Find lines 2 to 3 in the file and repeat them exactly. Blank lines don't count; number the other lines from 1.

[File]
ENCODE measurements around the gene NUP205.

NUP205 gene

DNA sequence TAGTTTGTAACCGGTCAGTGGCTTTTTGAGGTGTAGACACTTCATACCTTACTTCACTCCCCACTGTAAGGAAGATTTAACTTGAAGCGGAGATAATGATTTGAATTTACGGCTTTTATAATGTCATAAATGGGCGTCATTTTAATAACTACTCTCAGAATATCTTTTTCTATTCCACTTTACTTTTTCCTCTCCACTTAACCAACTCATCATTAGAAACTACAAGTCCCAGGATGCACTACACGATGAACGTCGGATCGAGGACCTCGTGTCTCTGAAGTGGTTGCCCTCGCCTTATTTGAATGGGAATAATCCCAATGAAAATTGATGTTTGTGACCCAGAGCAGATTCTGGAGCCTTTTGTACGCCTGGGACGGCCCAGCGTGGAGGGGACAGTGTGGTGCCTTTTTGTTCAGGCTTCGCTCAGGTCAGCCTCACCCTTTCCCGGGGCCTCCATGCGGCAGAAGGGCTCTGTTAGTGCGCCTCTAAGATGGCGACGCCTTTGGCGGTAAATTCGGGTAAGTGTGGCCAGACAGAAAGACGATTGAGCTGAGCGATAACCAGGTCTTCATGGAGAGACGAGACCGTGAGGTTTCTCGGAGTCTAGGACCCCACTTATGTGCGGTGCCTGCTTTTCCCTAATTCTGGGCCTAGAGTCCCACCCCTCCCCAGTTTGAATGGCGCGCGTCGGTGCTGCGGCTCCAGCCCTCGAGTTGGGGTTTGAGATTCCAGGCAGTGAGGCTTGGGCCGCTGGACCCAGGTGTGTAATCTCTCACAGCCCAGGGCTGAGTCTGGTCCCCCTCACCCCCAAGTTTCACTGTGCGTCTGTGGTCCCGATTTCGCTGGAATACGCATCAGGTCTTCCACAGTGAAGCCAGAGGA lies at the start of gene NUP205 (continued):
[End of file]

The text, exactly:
NUP205 gene

DNA sequence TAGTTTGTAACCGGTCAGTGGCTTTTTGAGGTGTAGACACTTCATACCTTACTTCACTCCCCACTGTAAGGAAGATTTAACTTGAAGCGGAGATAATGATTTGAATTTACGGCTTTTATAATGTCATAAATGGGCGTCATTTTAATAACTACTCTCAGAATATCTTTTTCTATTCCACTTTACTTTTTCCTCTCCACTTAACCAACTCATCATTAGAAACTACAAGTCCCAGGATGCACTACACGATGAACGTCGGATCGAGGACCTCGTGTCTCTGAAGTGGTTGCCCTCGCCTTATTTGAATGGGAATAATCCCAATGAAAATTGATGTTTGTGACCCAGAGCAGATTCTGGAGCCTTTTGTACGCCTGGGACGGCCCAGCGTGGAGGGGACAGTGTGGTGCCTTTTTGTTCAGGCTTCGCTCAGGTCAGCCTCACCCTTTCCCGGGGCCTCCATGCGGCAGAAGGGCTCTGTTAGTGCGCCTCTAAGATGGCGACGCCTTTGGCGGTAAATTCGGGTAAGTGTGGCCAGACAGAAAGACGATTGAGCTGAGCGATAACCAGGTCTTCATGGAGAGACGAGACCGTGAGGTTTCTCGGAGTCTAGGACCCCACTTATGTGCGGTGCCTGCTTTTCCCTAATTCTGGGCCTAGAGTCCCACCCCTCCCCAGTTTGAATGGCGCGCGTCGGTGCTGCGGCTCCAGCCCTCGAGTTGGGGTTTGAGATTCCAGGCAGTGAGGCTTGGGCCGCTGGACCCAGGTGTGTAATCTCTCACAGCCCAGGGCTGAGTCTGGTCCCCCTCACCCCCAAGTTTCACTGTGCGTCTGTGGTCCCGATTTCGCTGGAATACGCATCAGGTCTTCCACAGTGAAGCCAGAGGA lies at the start of gene NUP205 (continued):